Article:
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Last summer my wife and I wanted to replace our stand-alone, 60cm wide, double oven electric cooker. It had served us well for 20 years, as also its predecessor had done. I had changed a couple of heating rings and one oven element in the 40 years; the impetus to replace each time was tattiness, particularly the control knobs...always fiddly to clean.
I decided to look for a cooker with touch-pad controls, just like our our microwave which has an extra built-in overhead grill, and all of it programmable.
Sales staff in electricity showrooms said what we wanted was not available, and on occasion explained it was because the cooker used heavy currents. Better not to argue but we have a microchip 3.25kW storage heater in our hall for 15 years with only one fault (two years ago) when I replaced an integrated circuit called a triac.
You don't have to be high-tech to understand the advantage of micro controlled zero cross-over switching. When you switch on a light a tiny spark occurs at the contacts. Alternating current means the current is flowing one way for 1/100 second, and the other way for the next 1/100 sec. Microchip switching arranges the contact to happen at the instant the voltage is zero,- the current crossover point. Computer hardware wizards will know this happens about 30 000 times a second in every ATX switched-mode power supply.
We had more bad news. The modern electric cooker, except the cheapest, has a ceramic top. This gets very hot, and any spills char to the surface. The showrooms sell special sprays to clean up..."Better not to make jam" we were advised.
Then good news,... yes, there are touch controlled cookers, and they have induction hobs. With this the ceramic tops are warmed by the pots, not the other way round. The hobs are made in ever increasing numbers in Europe, USA, and Japan, but I've found none so far as a 60cm stand-alone with oven. The original induction hobs needed 20cm free depth for electric coils, this limits them to large units or separate hob and oven designs.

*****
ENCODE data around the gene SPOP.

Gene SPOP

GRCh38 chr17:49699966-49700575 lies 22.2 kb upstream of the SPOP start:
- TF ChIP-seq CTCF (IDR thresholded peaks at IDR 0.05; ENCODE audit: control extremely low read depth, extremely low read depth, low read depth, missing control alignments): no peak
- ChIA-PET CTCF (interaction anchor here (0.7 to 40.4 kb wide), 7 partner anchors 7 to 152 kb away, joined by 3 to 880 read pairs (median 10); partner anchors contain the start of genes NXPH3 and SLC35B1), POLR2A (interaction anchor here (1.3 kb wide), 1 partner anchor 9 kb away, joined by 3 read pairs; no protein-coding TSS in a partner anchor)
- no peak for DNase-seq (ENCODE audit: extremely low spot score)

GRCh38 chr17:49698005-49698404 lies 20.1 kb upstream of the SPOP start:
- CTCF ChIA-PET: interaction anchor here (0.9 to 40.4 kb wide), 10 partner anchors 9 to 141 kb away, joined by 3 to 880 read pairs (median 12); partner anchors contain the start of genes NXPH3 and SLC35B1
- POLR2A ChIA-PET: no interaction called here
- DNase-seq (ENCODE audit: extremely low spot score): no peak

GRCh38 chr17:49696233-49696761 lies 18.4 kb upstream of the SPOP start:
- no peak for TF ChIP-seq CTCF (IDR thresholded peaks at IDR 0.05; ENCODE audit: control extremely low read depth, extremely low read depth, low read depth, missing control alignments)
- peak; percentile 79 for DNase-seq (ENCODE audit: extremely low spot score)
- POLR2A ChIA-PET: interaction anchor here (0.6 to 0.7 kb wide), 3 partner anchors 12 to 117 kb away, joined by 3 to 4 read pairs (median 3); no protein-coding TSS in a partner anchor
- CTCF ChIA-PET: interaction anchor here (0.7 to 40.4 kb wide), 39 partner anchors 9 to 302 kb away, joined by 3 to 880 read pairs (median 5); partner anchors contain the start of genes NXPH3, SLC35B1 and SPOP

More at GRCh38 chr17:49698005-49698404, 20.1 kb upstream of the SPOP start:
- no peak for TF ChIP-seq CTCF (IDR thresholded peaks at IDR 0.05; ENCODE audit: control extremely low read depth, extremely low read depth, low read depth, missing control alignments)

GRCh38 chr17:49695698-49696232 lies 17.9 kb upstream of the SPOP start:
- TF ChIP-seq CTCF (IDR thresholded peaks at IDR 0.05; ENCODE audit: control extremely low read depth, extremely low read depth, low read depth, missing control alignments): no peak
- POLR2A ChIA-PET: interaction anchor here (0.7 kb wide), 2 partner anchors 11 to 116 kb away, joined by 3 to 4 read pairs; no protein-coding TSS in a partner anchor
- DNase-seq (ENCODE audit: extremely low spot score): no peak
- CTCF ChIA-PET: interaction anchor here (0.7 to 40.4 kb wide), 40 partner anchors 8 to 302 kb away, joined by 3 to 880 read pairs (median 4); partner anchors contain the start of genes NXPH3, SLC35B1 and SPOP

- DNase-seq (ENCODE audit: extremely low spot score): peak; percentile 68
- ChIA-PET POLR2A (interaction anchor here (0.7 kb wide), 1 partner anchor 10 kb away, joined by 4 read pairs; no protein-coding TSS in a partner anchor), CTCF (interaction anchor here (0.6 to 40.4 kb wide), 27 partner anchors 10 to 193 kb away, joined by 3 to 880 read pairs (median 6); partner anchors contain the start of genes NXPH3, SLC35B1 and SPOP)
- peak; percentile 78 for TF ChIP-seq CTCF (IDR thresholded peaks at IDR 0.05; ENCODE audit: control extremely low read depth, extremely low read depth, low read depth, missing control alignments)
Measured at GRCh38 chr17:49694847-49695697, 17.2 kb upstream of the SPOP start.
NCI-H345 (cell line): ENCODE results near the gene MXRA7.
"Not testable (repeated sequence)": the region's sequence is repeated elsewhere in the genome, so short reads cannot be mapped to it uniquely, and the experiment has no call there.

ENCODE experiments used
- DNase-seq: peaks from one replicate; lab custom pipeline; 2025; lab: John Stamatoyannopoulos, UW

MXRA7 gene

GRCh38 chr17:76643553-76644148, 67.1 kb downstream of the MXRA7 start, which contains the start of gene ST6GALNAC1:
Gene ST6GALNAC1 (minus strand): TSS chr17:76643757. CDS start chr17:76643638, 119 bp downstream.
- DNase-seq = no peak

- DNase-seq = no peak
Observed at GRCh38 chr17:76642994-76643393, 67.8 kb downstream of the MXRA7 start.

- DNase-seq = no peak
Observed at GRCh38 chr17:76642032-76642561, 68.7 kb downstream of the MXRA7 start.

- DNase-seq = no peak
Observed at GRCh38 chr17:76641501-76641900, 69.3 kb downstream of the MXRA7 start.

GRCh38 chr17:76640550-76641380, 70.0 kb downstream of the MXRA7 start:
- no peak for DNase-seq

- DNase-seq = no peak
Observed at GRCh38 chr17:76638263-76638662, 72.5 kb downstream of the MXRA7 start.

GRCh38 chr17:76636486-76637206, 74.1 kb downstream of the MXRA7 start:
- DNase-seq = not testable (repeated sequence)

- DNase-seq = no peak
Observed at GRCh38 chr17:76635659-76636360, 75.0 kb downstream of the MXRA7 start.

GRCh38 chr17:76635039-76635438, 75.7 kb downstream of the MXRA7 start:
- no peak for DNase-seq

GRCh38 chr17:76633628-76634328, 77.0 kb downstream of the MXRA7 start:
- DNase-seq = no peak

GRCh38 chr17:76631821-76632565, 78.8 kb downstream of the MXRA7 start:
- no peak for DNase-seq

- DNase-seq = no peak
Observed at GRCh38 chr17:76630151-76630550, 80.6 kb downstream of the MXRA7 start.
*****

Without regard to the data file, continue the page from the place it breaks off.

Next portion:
last week I saw a German induction hob (Brandt)which was not deep at all, and was 60cm wide. The (kitchen)showroom staff were cagy,... it may have been modified to fit a drawer under it for cosmetic reason. I'm still looking...
I append three links found so far...
try this link.
Fellsider: That link is useful, thank you.
Although I see Brandt hobs only appear to be available as separates, through your link I've asked for the brochure on the model I spotted in the kitchen showroom. Those people estimated the hob to cost about £800, but clearly they were more interested in supplying/fitting a whole kitchen. Your link price is £452 inc vat and delivery,... not bad at all.
It would be great to hear from anyone who has cooked by induction heating.
Sorry about that - waited some time before each posting..-(
Stuarti, thanks. Good info on induction hobs but no sign yet of one combined with a 60cm oven.
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